The night before the anniversary of death (Yahrzeit) is annually observed, a Memorial candle is lit. The prayer is said then, and three to five times (five if a holiday, like the Sabbath). If one says the Kaddish D'Rebbanan, one prays the Yizkor service. One memorializes the departed by sanctifying their memory.
The following is the Kaddish in its original Aramaic. I will translate this following its presentation. Some of our good friends in the Christian community asked I include the original Aramaic text, as Aramaic was the vernacular spoken by Jesus of Nazareth.
Yitgadal vay yitkadash shamay rabbah (Amen). Bi almah dee veru chirutay, vay yamlich malchutay. Beh chayyachon, Uuvyomechon uuvchayay de chol beit Yisrael, bah agalah uuvizman koreev; vee yim rhu, Amen.
Ya hay shmay rabbah meh vorach ley olam ul omay ol mayoh.
Yitbarach vay yishtabach vay yitpoar vay yitromann vay yitnasay, vay yit-hadar, vay yitaleh vay litalal, shamay dah kadishah, (Bereech Hu); Laaylo min kol birchoto veh shiroto, tushbachoto, vanecheymoto, dah amirran be olmo; vee yimru Amen.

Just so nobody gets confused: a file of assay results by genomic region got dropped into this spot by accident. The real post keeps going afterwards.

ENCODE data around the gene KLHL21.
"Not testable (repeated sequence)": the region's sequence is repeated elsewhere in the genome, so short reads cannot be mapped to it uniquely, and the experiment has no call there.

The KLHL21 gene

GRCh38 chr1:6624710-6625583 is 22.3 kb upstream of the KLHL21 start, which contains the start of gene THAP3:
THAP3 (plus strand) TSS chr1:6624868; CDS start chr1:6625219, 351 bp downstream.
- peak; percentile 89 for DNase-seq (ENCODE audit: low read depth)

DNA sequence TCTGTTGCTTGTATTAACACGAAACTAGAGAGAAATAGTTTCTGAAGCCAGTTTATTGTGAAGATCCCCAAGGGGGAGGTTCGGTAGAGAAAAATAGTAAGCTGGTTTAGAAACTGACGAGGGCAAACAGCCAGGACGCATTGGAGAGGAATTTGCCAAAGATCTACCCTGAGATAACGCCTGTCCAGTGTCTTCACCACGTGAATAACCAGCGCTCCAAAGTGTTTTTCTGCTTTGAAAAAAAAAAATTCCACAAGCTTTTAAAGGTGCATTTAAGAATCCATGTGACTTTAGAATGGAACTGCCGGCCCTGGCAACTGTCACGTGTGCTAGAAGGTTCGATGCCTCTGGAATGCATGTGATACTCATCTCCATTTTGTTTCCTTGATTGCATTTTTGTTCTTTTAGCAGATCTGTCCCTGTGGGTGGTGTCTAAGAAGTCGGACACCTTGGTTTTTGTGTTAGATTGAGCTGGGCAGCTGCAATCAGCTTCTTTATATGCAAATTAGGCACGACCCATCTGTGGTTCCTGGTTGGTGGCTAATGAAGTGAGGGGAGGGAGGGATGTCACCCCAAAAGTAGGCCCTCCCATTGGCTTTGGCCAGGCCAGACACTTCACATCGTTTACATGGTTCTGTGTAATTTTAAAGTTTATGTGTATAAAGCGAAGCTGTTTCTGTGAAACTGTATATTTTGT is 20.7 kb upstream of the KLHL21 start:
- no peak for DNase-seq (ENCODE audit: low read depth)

Ya hay shlomah rabbah min shamayoh, vachayim alenu vey al kol Yisrael; vah yimruh, Amen.
Osay shalom bimromov, hu ya asay shalom alenu, vey al col Yisrael; vee yim ruh, Amen.
My the great name of G-d be exalted and sanctified throughout the world, which He created according to His will. May His Kingship be established in your lifetime and in your days, and in the lifetime of the entire household of his children, swiftly and in the near future; and say Amen.
May His great name be blessed, forever and ever.
Blessed, praised, glorified, exalted, extolled, honored, elevated, and lauded be the Name of the Holy One, Blessed is He - above and beyond any blessings and hymns. Praises and consolations which are uttered in the world; and say Amen.
May there be abundant peace in his high Holy places, may He bring peace upon us, and upon all of His creation; and say Amen.
Kindly note that there is no mention of anyone deceased in this prayer. Why? Our sages feel that we should give gratitude to the most high for those given us in life who meant so very much to us. It hurts to lose them. The more it hurts, the more they meant to us. Our most fitting way to remember them is to praise the source of all existence for granting us them in our time here.
Religion out of gratitude. A fitting memorial indeed.